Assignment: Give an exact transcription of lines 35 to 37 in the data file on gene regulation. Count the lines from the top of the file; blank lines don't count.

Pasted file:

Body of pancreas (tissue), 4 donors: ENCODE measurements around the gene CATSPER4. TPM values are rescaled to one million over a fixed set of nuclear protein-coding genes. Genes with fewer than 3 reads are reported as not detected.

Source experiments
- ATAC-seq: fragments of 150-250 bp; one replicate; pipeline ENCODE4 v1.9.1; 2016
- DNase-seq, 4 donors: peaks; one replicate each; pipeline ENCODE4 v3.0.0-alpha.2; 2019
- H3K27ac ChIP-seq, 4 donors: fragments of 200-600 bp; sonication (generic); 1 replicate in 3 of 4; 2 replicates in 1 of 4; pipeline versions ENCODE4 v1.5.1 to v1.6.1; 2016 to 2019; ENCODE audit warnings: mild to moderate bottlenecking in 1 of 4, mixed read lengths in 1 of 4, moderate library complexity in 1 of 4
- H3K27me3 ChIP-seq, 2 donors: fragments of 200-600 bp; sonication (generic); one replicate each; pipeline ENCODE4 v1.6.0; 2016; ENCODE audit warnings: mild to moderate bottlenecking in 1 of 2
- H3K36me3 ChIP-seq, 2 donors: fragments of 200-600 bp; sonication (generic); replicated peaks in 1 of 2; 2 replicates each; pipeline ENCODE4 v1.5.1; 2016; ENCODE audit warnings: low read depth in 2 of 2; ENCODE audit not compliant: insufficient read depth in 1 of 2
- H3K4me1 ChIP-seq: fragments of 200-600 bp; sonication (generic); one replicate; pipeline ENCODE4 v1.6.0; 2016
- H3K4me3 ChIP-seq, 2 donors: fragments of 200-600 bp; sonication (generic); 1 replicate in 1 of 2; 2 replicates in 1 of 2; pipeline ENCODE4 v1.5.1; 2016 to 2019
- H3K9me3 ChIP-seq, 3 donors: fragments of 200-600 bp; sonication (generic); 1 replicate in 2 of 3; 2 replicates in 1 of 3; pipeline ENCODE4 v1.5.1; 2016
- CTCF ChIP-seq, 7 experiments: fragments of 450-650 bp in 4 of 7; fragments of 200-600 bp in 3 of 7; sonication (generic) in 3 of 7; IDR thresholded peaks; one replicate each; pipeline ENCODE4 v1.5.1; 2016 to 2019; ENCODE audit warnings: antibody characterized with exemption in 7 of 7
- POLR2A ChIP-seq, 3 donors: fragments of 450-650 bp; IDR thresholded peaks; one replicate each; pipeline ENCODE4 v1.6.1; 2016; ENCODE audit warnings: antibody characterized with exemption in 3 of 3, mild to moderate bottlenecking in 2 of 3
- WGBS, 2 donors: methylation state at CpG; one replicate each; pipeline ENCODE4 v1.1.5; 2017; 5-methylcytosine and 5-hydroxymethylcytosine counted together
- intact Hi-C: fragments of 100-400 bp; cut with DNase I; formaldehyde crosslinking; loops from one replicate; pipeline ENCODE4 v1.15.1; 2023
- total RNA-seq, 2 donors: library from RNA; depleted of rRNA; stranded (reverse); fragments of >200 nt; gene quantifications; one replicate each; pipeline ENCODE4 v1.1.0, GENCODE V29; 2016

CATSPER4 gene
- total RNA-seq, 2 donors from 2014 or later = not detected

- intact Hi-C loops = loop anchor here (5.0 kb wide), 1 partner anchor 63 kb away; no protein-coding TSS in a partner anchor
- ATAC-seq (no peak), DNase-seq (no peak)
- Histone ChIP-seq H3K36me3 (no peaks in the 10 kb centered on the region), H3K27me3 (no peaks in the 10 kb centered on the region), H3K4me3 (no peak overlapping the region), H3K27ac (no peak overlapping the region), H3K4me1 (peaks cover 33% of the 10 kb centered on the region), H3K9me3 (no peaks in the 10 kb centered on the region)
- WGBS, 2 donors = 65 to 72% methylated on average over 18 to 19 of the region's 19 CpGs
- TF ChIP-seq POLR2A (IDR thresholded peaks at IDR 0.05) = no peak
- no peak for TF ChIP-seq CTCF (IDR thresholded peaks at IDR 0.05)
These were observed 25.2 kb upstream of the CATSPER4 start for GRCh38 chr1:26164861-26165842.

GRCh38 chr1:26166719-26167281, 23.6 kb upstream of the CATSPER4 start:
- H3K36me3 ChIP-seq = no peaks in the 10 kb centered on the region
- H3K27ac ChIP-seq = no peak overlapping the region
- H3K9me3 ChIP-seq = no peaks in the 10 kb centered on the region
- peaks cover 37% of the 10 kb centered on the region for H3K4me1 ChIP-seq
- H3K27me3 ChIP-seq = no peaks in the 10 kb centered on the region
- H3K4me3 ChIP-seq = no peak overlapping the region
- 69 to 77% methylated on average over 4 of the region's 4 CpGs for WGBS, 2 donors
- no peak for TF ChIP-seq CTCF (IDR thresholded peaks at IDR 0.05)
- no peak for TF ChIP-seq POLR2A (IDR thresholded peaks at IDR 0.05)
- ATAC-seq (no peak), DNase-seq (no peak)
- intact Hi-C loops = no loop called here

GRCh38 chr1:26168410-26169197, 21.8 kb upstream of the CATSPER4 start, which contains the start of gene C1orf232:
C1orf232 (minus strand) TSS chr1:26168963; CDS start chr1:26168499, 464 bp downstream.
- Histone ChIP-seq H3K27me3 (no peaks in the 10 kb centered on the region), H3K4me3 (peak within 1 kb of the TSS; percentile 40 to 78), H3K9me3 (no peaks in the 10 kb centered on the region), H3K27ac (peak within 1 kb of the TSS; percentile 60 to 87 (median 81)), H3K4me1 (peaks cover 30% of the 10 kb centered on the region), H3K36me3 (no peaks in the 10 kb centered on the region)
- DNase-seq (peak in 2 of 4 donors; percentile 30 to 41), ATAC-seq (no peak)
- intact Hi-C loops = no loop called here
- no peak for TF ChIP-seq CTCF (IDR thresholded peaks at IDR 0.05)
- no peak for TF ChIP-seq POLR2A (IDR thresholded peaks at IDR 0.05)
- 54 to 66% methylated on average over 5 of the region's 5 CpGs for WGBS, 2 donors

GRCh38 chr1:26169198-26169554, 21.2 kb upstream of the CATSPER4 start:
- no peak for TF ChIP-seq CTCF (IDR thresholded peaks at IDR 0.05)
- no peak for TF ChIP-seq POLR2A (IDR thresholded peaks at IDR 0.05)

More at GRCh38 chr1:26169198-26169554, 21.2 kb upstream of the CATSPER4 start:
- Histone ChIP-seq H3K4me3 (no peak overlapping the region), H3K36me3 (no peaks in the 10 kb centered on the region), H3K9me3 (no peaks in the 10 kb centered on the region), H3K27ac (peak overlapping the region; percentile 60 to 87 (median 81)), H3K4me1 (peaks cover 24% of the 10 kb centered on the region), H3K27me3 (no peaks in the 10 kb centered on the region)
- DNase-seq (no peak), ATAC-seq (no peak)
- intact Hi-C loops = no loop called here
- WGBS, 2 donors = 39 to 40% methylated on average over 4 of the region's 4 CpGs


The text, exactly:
- ATAC-seq (no peak), DNase-seq (no peak)
- intact Hi-C loops = no loop called here

GRCh38 chr1:26168410-26169197, 21.8 kb upstream of the CATSPER4 start, which contains the start of gene C1orf232: